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Application of PastureProbe in determination of herbage mass of subterranean clover

X.G. Zhang, P. Evans, P. Riffkin, and A. Wright

Agriculture Victoria, Pastoral and Veterinary Institute, Private Bag 105, Hamilton, Victoria.


PastureProbe, a pasture-measuring instrument, was applied to measure herbage mass in some subterranean clover varieties on site. By calibration, some sound regression equations were generated and a representative regression equation was used to determine the net herbage mass, which resulted in consistently acceptable experimental data.


Coefficient of determination, calibration, herbage mass, PastureProbe (PP), regression equation, subterranean clover


PastureProbe is the trade name of a pasture-measuring instrument, designed and manufactured by Mosaic Systems Limited of New Zealand (1). Although it allows for greater accuracy in predicting pasture growth and evaluation of pasture growth trials, PastureProbe should always be applied using discretion and by calibration, because of the complex scenarios of pasture growth and its surroundings. This equally applies to our crop/pasture rotation system research, a GRDC-funded project, in which effective and efficient management of field pasture trials is entailed.


To provide reliable and accurate measurement of the herbage mass of a pasture species, we need to calibrate PastureProbe (PP). At our Hamilton experimental site, a sandy clay loam soil with pH 4.8 (in CaCl2), the herbage mass of some subterranean clover varieties was directly measured in site by the instrument to give a reading of dry matter (DM) production (kg/ha) instantaneously. Procedures included: (a) placing a quadrat (0.1 m2) in the pasture; (b) taking 10 readings with the PP, which averages them automatically; (c) harvesting the pasture from within quadrat; and (d) oven-drying the herbage at 60C to constant weight to determine the herbage mass. Samples were collected at several different stages of pasture growth showing different growth vigour and appearances. The mean reading of herbage mass by the PP was then correlated with the actual data of herbage dry weight to establish regression equations, with a high value of coefficients of determination (R2) being judged as statistically sound. This regression equation was then used to monitor the pasture growth under investigation.


Three separate calibrations of the PP are shown in Table 1. Calibrations 1 and 2 were derived from relatively uniform swards of clover, however the small range of herbage mass in the second calibration resulted in a poor R2 (=0.15). When the data were pooled, a satisfactory equation predicting the herbage mass over a wider range was obtained. Calibration 3 was derived from a mixture of clover and stubble (R2 = 0.64), and differed apparently from the pooled equation.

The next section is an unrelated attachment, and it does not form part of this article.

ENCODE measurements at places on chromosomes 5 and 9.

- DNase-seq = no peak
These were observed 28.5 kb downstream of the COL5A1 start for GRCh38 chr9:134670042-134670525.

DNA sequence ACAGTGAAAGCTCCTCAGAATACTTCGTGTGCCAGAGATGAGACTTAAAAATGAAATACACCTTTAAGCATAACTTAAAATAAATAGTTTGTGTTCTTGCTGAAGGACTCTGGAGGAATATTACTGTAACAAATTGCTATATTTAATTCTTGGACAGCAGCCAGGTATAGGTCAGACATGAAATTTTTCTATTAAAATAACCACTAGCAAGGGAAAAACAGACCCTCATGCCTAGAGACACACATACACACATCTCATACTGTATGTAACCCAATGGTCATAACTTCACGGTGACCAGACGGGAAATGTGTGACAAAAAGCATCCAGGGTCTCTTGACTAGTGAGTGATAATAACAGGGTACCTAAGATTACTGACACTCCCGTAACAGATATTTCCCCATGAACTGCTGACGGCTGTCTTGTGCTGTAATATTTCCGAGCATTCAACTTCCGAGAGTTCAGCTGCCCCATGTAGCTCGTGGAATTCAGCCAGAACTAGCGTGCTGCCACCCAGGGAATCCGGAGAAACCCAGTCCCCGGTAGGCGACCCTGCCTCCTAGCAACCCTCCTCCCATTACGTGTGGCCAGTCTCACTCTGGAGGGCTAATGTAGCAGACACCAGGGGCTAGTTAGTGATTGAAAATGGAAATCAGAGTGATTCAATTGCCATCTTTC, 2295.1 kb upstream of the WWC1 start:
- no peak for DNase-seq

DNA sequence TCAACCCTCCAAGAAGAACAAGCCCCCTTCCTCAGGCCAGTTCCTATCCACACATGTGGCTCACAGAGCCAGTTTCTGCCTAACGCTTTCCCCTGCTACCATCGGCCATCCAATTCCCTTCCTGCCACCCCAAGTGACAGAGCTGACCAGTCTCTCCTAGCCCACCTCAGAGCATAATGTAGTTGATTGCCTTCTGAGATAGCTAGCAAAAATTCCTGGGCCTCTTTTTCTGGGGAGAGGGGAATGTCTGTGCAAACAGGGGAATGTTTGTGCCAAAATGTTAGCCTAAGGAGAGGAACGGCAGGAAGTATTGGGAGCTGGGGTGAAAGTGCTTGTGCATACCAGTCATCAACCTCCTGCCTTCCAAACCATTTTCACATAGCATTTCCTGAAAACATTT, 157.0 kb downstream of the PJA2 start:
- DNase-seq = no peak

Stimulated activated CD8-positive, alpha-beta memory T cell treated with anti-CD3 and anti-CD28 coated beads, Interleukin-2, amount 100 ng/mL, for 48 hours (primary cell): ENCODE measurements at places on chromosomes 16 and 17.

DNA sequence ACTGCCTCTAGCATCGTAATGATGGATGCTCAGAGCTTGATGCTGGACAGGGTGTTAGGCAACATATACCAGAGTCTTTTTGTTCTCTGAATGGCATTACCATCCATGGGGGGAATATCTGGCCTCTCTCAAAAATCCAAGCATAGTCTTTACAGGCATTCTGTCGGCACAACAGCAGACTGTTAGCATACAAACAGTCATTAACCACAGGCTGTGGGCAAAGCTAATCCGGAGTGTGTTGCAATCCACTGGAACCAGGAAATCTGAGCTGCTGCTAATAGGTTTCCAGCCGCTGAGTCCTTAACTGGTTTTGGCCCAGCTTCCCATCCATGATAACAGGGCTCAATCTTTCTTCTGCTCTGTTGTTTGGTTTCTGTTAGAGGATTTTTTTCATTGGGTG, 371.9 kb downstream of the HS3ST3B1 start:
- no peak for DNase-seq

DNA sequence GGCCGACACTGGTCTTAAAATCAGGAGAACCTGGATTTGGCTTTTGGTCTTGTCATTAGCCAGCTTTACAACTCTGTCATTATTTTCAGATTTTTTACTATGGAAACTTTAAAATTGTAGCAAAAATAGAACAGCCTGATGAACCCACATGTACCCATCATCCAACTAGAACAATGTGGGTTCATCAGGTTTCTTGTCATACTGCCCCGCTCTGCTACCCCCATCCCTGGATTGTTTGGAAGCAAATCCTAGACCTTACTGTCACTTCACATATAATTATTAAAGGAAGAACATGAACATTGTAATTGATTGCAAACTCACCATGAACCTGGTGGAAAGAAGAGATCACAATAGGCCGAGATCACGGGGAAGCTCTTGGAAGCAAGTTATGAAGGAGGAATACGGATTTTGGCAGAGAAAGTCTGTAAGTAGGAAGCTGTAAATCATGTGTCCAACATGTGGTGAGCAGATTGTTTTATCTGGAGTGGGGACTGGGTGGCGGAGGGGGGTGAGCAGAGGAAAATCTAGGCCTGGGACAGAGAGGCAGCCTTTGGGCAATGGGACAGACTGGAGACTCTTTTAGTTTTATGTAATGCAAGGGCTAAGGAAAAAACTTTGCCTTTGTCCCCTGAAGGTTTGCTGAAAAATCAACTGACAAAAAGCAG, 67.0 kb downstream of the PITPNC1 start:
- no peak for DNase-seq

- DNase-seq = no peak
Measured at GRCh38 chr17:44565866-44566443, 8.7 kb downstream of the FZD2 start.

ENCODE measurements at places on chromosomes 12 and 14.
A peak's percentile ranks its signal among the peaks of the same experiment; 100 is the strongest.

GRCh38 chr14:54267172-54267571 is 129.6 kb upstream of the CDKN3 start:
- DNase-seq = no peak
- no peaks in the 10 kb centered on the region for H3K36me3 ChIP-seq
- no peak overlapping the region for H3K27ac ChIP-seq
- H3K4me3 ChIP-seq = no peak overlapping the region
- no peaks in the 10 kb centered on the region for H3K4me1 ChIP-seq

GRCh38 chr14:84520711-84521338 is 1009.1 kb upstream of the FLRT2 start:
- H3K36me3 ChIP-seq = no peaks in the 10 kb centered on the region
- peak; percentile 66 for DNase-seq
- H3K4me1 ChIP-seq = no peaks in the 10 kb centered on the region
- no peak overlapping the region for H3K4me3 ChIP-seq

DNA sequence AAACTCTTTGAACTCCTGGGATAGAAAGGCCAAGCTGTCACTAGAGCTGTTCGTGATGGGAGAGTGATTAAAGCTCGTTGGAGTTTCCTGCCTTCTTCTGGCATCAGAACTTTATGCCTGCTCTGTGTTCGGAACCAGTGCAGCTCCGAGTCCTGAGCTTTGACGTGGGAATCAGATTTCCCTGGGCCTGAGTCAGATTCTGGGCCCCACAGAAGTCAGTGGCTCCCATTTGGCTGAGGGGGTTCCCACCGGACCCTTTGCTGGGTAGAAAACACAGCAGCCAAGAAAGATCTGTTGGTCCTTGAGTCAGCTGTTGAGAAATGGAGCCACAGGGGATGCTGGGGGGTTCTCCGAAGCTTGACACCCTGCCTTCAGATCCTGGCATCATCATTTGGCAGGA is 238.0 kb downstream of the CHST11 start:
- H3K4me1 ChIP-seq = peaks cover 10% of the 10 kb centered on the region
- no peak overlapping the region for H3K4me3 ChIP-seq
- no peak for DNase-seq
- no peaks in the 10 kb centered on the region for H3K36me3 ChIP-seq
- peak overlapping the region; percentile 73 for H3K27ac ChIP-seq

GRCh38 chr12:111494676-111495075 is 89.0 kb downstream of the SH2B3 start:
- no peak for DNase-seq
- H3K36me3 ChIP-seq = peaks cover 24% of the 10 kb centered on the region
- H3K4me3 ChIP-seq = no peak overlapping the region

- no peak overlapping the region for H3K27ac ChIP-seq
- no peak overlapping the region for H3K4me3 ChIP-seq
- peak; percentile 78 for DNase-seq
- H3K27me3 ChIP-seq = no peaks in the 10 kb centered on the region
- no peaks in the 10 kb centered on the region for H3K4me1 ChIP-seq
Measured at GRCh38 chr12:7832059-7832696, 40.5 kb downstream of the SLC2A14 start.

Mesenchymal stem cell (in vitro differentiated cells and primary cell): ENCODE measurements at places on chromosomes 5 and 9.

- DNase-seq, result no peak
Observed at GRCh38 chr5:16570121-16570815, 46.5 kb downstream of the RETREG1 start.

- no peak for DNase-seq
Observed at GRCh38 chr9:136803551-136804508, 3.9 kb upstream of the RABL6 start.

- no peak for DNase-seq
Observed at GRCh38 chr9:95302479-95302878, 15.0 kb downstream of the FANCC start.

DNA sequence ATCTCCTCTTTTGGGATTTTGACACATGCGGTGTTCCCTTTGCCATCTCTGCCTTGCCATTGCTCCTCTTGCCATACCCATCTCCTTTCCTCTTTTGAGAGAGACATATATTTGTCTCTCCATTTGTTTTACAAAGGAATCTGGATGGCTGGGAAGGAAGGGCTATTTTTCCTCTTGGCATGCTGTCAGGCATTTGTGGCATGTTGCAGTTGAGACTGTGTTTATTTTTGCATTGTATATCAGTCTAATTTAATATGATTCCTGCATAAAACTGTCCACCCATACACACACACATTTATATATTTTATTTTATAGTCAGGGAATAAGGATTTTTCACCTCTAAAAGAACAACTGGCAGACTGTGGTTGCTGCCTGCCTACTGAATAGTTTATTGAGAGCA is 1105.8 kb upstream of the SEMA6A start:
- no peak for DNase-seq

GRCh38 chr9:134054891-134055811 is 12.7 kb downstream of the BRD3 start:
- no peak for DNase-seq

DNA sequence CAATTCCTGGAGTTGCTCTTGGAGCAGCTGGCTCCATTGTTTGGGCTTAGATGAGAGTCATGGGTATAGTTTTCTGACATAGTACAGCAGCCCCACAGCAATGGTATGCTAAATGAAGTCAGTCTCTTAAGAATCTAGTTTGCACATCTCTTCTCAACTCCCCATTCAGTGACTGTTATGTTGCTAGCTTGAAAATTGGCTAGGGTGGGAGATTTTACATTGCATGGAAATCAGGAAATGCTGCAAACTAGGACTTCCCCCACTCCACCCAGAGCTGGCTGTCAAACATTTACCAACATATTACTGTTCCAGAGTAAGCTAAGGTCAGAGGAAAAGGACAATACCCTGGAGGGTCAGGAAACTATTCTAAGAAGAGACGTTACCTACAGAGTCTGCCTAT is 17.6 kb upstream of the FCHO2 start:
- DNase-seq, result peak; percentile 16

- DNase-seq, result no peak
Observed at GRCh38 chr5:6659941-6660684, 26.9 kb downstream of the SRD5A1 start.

Using regression equation from the pooled data, y = 1.2133 x – 898.61 (R2 = 0.93), we monitored and determined the pasture growth of three different subterranean clover varieties and one mixture over four sampling dates; this is shown in Figure 1. A consistent wide range of herbage DM was observed among these four entries for each of their growth stage, and this is in great agreement with our previous finding for 1998. An advantage of the PP is that “air readings” are automatically taken into account for each set of pasture reading, this is different from that of earlier probes (2). In summary, different types of pasture require separate calibrations; in addition to this, the range of herbage mass in calibration cuts must cover the range of expected readings in the pasture, or the R2 will be poor (see Table 1).

Table 1. Some calibration regression equations of herbage DM production determination in subterranean clover at Hamilton, 2000.



Range by PP

Actual range

Regression equation with coefficient of determination (R2)

Residual standard deviation







y = 1.2053 x – 800.72
R2 = 0.98


wide range





750~ 960

y = 0.1328 x + 634.01
R2 = 0.15


small range






y = 0.9729 x – 99.41
R2 = 0.64


Mixture of pasture and old stubble


1 and 2




y = 1.2133 x – 898.61
R2 = 0.93


Pure pasture

Figure 1. Net herbage DM (kg/ha) of four subterranean clover entries over four sampling dates at Hamilton, 2000.


1. Anon. 1998. PastureProbe™, User Manual, PlantPlan Ltd 1998.

2. Vickery, P.J., Bennett, I.L. and Nicol, G.R. 1980. Gr. For. Sci. 35, 247-252.

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